Anti-corruption Reforms in Eastern Europe and Central Asia

Progress and Challenges, 2009-2013

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During several past years countries in Eastern Europe and Central Asia have introduced important anti-corruption reforms. However, corruption remains high in the region. This report identifies progress achieved in the region as well as remaining challenges which require further action by countries. The report analyses three broad areas of anti-corruption work, including anti-corruption policies and institutions, criminalisation of corruption and law-enforcement, and measures to prevent corruption in public administration and in the business sector. The analysis is illustrated by examples of good practice from various countries and comparative cross-country data.

The report focuses on eight countries in the region which participate in the OECD/ACN initiative knows as the Istanbul Anti-Corruption Action Plan which including Armenia, Azerbaijan, Georgia, Kazakhstan, Kyrgyzstan, Tajikistan, Ukraine and Uzbekistan. It also presents examples from other countries in the region to give a broader perspective for the analysis. The report covers the period between 2008 and 2012, when the second round of monitoring of Istanbul Action Plan countries was implemented, and is based on the results of this monitoring.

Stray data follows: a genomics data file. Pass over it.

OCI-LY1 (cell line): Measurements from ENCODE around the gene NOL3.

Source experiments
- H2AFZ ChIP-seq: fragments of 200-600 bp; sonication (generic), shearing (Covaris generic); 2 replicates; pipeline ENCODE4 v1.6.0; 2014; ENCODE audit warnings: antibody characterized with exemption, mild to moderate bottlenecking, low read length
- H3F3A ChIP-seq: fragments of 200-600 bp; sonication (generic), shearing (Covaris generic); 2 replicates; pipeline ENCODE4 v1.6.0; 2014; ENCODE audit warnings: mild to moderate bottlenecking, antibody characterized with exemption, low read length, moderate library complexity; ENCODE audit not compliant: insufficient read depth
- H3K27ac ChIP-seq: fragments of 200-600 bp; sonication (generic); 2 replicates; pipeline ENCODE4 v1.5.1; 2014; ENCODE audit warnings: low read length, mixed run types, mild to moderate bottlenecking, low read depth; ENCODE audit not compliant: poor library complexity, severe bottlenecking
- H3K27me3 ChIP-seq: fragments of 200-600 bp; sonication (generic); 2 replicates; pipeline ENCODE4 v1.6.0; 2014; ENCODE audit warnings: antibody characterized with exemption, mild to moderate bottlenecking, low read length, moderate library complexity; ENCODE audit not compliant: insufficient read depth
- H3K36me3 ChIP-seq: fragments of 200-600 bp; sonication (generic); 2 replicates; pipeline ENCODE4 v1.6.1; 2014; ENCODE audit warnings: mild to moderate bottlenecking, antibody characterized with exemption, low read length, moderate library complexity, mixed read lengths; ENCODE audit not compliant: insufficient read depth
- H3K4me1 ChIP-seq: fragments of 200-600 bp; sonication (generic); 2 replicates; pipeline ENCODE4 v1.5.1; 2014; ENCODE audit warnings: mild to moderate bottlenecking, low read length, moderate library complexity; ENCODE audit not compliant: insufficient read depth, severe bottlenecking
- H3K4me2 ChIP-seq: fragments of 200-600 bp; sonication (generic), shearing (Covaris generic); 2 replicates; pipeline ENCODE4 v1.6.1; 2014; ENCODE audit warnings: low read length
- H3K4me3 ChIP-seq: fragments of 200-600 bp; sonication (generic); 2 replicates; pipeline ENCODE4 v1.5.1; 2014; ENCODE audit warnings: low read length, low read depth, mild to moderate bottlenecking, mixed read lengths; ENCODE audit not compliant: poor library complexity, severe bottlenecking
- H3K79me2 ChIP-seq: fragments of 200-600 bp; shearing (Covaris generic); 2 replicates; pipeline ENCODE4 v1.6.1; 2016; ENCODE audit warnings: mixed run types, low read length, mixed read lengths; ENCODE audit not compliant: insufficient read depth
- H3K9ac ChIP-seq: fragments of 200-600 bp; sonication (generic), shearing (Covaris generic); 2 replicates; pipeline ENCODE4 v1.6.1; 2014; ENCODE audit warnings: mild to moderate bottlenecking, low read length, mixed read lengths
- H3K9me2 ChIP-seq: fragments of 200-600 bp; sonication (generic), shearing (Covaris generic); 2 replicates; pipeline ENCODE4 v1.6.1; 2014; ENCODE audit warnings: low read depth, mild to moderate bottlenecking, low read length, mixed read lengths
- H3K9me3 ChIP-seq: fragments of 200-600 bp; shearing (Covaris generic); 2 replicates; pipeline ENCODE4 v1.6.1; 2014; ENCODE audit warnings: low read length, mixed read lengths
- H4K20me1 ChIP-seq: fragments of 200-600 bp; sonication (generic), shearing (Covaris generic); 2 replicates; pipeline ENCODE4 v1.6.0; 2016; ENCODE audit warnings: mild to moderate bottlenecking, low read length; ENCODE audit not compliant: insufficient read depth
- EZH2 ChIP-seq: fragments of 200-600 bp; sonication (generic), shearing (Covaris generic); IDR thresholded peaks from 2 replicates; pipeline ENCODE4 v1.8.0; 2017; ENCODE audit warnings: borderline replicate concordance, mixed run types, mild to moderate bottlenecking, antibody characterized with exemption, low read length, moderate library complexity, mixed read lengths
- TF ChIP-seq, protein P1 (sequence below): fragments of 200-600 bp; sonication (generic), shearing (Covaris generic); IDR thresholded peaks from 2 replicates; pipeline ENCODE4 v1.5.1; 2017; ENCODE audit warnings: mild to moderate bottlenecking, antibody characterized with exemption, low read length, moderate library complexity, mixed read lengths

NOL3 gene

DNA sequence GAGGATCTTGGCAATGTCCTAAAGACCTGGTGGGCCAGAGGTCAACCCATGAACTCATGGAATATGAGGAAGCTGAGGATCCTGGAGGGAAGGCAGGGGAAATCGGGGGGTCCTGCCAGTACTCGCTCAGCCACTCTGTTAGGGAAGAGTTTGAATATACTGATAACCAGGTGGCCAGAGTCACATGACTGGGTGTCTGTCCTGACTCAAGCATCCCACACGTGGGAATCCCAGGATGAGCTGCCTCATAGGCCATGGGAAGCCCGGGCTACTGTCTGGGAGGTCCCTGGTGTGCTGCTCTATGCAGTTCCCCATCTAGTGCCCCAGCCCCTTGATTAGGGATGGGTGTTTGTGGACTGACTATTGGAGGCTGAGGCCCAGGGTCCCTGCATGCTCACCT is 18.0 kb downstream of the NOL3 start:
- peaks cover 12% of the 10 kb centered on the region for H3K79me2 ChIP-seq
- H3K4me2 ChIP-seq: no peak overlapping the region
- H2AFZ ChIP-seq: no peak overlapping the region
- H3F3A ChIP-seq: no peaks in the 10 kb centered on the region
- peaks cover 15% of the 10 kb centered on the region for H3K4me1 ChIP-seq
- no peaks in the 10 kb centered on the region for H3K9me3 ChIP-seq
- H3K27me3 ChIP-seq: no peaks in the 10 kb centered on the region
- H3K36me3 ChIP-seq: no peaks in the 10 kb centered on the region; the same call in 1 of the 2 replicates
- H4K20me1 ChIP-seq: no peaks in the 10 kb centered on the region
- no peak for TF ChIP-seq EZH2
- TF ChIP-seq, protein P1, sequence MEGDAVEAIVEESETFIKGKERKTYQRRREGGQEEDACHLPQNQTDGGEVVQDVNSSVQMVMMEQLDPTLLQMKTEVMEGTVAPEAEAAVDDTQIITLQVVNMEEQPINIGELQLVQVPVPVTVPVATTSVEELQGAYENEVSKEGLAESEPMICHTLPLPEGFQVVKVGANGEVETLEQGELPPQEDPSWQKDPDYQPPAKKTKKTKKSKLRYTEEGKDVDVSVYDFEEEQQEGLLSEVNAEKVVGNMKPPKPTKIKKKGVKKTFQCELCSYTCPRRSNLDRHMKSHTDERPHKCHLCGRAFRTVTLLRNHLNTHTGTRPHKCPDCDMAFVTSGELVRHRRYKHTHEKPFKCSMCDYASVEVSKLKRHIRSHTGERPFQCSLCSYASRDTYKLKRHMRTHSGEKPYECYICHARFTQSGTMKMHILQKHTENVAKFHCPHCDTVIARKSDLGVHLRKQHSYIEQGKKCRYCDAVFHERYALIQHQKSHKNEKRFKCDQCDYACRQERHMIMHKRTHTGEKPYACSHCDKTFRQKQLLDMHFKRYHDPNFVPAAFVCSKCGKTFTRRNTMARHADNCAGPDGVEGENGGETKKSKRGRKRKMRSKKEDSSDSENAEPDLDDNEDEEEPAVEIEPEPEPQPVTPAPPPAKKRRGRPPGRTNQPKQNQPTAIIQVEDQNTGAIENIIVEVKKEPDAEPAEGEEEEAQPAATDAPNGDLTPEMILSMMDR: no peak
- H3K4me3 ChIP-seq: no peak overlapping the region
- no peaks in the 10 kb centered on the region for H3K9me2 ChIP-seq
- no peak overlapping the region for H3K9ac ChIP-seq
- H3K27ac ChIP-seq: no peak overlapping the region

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Anti-corruption policy and institutions in Eastern Europe and Central Asia

Chapter 2 analyses progress achieved by Eastern Europe and Central Asia in developing and implementing anti-corruption policies. It stresses that declarations of the political leaders about their commitment to fight corruption still has to be supported by practical actions in many countries. Almost all countries by now have adopted anti-corruption strategies and action plans, but their implementation is often weak and their impact on the levels of corruption is not known. Surveys about corruption should be used for the development and monitoring of strategies. There are many public participation initiatives in the region, but real partnership between governments and NGOs in the development, implementation of the anti-corruption strategies is still to be achieved. Many countries have established councils or other bodies to co-ordinate the strategies, but further efforts are needed to ensure that these institutions are effective and can support the implementation of anti-corruption policies in practice.


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